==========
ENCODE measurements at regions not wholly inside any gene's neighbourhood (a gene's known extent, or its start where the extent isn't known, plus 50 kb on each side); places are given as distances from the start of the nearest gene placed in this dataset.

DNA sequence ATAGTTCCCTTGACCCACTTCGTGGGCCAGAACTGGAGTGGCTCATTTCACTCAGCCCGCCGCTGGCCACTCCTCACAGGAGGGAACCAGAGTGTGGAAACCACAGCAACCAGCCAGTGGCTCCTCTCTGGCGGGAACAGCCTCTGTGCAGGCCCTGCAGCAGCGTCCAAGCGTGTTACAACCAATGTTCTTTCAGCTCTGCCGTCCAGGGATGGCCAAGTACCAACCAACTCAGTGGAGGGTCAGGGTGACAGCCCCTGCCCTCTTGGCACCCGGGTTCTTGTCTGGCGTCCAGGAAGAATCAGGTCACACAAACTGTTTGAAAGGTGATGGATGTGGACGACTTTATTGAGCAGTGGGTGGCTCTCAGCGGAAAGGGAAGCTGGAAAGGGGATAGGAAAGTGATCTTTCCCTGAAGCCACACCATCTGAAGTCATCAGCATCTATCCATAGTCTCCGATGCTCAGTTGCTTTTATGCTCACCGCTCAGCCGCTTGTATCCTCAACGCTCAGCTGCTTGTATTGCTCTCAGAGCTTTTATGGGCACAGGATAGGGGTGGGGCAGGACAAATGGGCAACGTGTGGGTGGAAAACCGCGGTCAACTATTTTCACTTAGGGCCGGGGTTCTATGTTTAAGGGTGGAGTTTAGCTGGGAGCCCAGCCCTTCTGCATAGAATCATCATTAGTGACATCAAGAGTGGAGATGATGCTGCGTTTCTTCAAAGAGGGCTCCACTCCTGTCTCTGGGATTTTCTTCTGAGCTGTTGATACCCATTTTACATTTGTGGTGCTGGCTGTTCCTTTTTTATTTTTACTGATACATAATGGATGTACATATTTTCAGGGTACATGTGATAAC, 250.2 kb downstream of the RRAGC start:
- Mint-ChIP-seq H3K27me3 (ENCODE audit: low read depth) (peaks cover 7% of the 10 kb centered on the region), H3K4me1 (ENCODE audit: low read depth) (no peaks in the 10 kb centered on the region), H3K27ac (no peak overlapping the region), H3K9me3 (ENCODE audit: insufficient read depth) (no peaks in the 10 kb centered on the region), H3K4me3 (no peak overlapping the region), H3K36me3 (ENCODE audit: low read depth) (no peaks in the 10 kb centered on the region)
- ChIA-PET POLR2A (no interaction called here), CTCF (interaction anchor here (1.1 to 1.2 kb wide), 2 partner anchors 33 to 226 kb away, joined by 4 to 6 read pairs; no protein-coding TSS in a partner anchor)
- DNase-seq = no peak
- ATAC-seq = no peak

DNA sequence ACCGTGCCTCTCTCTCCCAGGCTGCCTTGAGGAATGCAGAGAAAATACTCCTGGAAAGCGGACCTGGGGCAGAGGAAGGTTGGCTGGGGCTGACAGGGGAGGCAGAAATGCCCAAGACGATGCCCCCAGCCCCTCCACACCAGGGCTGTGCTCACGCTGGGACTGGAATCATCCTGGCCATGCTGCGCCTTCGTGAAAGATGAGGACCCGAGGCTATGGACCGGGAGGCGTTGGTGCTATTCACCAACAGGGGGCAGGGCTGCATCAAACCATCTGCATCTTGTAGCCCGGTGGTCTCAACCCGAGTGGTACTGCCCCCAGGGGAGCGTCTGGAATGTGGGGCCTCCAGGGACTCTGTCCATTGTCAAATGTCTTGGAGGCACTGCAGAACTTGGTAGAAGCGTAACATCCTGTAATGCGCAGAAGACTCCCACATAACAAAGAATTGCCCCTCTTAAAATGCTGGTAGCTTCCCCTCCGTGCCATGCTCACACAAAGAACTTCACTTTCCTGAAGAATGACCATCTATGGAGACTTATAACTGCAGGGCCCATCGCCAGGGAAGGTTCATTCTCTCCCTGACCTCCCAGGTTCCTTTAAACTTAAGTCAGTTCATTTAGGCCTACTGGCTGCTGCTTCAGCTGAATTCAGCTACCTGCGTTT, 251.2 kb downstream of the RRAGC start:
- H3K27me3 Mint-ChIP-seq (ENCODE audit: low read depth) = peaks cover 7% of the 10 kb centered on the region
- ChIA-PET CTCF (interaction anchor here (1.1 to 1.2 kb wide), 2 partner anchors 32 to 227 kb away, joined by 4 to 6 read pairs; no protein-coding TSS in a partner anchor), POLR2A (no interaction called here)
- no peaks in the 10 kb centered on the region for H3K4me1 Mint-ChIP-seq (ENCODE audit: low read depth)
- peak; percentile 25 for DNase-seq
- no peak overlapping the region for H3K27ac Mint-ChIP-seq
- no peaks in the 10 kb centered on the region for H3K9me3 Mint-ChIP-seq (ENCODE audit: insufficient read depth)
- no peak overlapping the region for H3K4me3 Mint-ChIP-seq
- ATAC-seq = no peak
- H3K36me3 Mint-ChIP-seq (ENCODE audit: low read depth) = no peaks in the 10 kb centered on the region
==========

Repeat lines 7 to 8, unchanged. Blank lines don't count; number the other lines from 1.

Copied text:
DNA sequence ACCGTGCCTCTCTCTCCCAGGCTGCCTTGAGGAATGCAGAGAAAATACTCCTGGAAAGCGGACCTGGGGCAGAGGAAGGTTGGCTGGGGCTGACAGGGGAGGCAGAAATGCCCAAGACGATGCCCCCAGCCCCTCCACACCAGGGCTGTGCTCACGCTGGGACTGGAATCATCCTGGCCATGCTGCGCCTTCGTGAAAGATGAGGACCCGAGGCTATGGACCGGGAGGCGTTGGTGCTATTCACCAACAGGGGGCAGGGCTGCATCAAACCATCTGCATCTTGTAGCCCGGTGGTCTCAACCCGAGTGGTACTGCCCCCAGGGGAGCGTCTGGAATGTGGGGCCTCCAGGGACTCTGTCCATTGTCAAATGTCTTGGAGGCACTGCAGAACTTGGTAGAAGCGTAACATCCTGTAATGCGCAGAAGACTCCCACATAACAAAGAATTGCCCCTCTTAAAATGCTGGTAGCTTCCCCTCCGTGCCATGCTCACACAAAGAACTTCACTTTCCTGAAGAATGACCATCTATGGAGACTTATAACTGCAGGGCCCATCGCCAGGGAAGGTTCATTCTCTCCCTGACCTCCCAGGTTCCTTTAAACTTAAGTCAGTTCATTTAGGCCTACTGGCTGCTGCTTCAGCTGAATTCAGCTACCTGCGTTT, 251.2 kb downstream of the RRAGC start:
- H3K27me3 Mint-ChIP-seq (ENCODE audit: low read depth) = peaks cover 7% of the 10 kb centered on the region